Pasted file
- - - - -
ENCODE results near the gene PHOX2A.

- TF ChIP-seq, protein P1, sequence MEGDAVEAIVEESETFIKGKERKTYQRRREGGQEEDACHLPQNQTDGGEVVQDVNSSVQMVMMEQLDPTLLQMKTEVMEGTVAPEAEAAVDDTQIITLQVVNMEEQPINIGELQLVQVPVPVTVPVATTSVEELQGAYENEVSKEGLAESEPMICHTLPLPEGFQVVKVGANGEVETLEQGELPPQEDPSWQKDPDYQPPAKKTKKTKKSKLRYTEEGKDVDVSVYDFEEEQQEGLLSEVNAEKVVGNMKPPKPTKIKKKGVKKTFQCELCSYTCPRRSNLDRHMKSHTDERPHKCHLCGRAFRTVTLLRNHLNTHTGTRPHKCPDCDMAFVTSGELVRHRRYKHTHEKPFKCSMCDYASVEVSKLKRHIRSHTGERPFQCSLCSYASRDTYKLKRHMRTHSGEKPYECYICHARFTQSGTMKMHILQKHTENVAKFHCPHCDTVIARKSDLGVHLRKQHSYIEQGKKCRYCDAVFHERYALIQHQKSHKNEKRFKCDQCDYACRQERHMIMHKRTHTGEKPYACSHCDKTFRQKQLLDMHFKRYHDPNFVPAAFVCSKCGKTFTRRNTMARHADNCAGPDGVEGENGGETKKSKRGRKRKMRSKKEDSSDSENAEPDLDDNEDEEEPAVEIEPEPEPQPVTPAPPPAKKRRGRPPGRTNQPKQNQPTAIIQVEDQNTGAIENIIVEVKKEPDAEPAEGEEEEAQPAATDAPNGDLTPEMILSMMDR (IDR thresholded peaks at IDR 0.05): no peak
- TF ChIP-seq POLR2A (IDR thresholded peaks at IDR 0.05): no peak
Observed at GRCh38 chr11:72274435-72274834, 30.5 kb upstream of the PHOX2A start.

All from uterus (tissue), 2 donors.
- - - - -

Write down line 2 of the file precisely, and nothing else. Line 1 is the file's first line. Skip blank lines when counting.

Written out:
- TF ChIP-seq, protein P1, sequence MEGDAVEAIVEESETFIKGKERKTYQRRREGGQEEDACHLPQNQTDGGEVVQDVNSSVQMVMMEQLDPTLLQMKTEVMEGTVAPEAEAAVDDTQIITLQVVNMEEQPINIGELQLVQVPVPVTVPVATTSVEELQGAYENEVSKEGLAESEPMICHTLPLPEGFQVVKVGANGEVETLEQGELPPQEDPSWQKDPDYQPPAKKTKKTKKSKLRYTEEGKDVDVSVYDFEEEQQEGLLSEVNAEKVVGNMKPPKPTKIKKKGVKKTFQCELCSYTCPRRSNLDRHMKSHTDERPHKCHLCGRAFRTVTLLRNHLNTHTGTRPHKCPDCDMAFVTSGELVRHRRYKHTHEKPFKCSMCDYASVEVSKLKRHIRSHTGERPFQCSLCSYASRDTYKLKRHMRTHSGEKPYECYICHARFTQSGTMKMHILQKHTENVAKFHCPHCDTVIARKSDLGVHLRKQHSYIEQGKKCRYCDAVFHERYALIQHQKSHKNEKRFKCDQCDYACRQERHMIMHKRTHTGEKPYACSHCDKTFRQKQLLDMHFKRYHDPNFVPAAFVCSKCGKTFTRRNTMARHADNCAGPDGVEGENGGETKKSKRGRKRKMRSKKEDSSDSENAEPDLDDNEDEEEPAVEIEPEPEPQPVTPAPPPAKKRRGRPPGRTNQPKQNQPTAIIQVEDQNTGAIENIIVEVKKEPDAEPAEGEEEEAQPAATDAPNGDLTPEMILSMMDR (IDR thresholded peaks at IDR 0.05): no peak